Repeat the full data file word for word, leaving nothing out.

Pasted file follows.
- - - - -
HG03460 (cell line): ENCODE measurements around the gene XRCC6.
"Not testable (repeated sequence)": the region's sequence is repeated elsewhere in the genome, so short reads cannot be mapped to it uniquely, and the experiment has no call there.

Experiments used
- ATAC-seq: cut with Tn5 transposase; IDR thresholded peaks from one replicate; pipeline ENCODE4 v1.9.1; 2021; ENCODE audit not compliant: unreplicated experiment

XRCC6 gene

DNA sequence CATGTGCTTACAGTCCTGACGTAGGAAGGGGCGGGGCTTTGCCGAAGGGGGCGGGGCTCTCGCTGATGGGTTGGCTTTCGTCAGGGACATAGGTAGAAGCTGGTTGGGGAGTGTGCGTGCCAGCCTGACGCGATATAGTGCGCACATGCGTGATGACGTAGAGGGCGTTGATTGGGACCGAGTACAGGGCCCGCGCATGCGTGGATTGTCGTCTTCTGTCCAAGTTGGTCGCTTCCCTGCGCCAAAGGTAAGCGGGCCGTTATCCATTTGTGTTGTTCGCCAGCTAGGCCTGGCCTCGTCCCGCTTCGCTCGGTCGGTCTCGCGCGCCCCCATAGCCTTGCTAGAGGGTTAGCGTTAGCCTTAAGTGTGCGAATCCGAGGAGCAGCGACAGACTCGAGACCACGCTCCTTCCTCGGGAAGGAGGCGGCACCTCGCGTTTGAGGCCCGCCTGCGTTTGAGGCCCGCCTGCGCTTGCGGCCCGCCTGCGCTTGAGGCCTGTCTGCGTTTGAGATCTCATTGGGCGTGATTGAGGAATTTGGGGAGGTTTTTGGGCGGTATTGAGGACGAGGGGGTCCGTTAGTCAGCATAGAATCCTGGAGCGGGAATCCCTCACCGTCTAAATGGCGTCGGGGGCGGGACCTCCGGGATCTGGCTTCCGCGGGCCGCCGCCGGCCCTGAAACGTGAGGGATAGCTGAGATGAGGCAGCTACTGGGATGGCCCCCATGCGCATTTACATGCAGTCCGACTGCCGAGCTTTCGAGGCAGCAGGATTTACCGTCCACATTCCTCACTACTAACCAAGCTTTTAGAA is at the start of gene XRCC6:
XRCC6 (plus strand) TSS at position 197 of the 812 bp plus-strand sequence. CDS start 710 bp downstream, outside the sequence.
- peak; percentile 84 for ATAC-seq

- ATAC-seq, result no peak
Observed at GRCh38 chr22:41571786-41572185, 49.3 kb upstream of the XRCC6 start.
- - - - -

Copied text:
HG03460 (cell line): ENCODE measurements around the gene XRCC6.
"Not testable (repeated sequence)": the region's sequence is repeated elsewhere in the genome, so short reads cannot be mapped to it uniquely, and the experiment has no call there.

Experiments used
- ATAC-seq: cut with Tn5 transposase; IDR thresholded peaks from one replicate; pipeline ENCODE4 v1.9.1; 2021; ENCODE audit not compliant: unreplicated experiment

XRCC6 gene

DNA sequence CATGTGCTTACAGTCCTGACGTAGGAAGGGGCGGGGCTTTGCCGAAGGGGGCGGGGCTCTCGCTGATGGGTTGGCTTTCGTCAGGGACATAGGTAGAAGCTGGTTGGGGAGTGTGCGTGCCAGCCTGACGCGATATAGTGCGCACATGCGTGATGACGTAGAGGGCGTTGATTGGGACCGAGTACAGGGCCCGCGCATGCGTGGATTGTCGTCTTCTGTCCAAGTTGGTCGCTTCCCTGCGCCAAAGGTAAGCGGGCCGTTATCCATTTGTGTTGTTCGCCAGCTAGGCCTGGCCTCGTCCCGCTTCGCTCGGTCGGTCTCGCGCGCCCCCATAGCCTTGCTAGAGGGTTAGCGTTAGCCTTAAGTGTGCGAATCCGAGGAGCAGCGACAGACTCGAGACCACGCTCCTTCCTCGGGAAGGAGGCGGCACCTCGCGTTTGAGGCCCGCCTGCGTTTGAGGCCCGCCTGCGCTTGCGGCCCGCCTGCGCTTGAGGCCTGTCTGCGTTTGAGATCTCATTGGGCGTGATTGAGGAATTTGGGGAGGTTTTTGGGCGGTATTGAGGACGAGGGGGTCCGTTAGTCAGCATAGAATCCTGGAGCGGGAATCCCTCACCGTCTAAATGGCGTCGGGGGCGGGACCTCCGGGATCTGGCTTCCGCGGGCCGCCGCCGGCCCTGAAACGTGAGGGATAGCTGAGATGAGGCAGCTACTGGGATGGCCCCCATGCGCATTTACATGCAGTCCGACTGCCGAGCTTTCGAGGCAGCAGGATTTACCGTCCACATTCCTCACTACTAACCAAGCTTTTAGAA is at the start of gene XRCC6:
XRCC6 (plus strand) TSS at position 197 of the 812 bp plus-strand sequence. CDS start 710 bp downstream, outside the sequence.
- peak; percentile 84 for ATAC-seq

- ATAC-seq, result no peak
Observed at GRCh38 chr22:41571786-41572185, 49.3 kb upstream of the XRCC6 start.